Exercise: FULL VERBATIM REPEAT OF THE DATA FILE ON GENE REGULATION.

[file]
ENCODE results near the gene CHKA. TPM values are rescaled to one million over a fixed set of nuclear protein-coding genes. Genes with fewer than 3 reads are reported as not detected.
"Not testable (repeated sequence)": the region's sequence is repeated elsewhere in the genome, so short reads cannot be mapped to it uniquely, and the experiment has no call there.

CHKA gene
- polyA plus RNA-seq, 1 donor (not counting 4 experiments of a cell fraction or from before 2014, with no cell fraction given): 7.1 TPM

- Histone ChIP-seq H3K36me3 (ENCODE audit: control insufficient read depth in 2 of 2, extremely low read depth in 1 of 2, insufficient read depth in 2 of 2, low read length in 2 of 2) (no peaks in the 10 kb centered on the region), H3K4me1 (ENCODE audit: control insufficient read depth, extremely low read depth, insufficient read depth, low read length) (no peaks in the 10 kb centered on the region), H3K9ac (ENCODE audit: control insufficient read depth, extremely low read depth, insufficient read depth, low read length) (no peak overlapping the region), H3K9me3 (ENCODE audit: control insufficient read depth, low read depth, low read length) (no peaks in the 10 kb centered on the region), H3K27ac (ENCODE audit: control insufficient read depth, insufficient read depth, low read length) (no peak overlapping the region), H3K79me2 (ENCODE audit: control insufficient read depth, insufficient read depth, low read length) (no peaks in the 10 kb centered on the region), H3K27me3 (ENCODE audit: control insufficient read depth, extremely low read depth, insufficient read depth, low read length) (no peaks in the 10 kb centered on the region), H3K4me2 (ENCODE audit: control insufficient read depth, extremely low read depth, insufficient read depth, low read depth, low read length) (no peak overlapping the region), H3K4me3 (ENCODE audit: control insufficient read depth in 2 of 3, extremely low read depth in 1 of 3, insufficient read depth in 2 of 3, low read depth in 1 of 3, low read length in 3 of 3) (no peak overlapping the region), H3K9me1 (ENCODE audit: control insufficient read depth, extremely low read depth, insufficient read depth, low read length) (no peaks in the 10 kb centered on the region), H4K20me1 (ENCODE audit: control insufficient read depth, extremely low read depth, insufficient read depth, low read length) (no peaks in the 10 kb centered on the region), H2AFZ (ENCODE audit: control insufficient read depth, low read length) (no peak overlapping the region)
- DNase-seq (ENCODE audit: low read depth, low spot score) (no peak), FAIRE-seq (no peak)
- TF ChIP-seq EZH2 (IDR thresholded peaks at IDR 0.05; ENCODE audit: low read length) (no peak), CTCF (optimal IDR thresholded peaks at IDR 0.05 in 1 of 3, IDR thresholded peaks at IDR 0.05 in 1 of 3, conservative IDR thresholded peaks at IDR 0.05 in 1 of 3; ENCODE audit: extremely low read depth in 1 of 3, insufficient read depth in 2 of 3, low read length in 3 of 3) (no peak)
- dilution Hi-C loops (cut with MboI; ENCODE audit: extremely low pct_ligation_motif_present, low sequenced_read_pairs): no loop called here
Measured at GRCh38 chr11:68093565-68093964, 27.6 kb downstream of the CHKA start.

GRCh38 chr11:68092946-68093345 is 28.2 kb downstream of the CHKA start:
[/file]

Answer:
ENCODE results near the gene CHKA. TPM values are rescaled to one million over a fixed set of nuclear protein-coding genes. Genes with fewer than 3 reads are reported as not detected.
"Not testable (repeated sequence)": the region's sequence is repeated elsewhere in the genome, so short reads cannot be mapped to it uniquely, and the experiment has no call there.

CHKA gene
- polyA plus RNA-seq, 1 donor (not counting 4 experiments of a cell fraction or from before 2014, with no cell fraction given): 7.1 TPM

- Histone ChIP-seq H3K36me3 (ENCODE audit: control insufficient read depth in 2 of 2, extremely low read depth in 1 of 2, insufficient read depth in 2 of 2, low read length in 2 of 2) (no peaks in the 10 kb centered on the region), H3K4me1 (ENCODE audit: control insufficient read depth, extremely low read depth, insufficient read depth, low read length) (no peaks in the 10 kb centered on the region), H3K9ac (ENCODE audit: control insufficient read depth, extremely low read depth, insufficient read depth, low read length) (no peak overlapping the region), H3K9me3 (ENCODE audit: control insufficient read depth, low read depth, low read length) (no peaks in the 10 kb centered on the region), H3K27ac (ENCODE audit: control insufficient read depth, insufficient read depth, low read length) (no peak overlapping the region), H3K79me2 (ENCODE audit: control insufficient read depth, insufficient read depth, low read length) (no peaks in the 10 kb centered on the region), H3K27me3 (ENCODE audit: control insufficient read depth, extremely low read depth, insufficient read depth, low read length) (no peaks in the 10 kb centered on the region), H3K4me2 (ENCODE audit: control insufficient read depth, extremely low read depth, insufficient read depth, low read depth, low read length) (no peak overlapping the region), H3K4me3 (ENCODE audit: control insufficient read depth in 2 of 3, extremely low read depth in 1 of 3, insufficient read depth in 2 of 3, low read depth in 1 of 3, low read length in 3 of 3) (no peak overlapping the region), H3K9me1 (ENCODE audit: control insufficient read depth, extremely low read depth, insufficient read depth, low read length) (no peaks in the 10 kb centered on the region), H4K20me1 (ENCODE audit: control insufficient read depth, extremely low read depth, insufficient read depth, low read length) (no peaks in the 10 kb centered on the region), H2AFZ (ENCODE audit: control insufficient read depth, low read length) (no peak overlapping the region)
- DNase-seq (ENCODE audit: low read depth, low spot score) (no peak), FAIRE-seq (no peak)
- TF ChIP-seq EZH2 (IDR thresholded peaks at IDR 0.05; ENCODE audit: low read length) (no peak), CTCF (optimal IDR thresholded peaks at IDR 0.05 in 1 of 3, IDR thresholded peaks at IDR 0.05 in 1 of 3, conservative IDR thresholded peaks at IDR 0.05 in 1 of 3; ENCODE audit: extremely low read depth in 1 of 3, insufficient read depth in 2 of 3, low read length in 3 of 3) (no peak)
- dilution Hi-C loops (cut with MboI; ENCODE audit: extremely low pct_ligation_motif_present, low sequenced_read_pairs): no loop called here
Measured at GRCh38 chr11:68093565-68093964, 27.6 kb downstream of the CHKA start.

GRCh38 chr11:68092946-68093345 is 28.2 kb downstream of the CHKA start: